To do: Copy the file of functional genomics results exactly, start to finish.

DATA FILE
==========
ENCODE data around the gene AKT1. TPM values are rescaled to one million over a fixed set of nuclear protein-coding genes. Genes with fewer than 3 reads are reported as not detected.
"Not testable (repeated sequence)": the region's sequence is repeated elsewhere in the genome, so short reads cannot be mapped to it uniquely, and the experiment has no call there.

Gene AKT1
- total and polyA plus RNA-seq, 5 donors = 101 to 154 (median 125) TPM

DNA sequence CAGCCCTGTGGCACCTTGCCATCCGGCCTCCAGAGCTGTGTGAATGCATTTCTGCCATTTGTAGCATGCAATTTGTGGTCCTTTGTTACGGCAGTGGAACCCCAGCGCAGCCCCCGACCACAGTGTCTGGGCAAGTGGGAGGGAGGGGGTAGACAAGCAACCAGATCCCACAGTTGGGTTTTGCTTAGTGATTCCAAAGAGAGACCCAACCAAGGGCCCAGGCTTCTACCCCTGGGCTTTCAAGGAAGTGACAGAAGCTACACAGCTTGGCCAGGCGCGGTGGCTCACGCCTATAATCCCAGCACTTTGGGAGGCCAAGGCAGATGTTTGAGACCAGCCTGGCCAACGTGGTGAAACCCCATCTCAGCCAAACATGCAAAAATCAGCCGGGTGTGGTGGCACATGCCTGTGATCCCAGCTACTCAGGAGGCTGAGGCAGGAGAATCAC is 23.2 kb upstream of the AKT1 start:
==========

ENCODE data around the gene AKT1. TPM values are rescaled to one million over a fixed set of nuclear protein-coding genes. Genes with fewer than 3 reads are reported as not detected.
"Not testable (repeated sequence)": the region's sequence is repeated elsewhere in the genome, so short reads cannot be mapped to it uniquely, and the experiment has no call there.

Gene AKT1
- total and polyA plus RNA-seq, 5 donors = 101 to 154 (median 125) TPM

DNA sequence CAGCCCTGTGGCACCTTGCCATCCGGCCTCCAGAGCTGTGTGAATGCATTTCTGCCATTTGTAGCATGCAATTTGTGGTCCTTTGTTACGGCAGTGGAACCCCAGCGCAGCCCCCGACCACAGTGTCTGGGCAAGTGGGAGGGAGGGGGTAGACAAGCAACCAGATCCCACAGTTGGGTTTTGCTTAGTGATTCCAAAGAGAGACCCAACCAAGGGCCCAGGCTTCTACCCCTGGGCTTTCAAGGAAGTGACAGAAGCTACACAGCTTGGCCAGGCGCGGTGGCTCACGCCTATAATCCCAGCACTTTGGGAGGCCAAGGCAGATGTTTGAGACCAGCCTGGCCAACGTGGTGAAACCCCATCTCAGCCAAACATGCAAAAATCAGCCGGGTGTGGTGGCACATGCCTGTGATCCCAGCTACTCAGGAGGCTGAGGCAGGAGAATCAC is 23.2 kb upstream of the AKT1 start: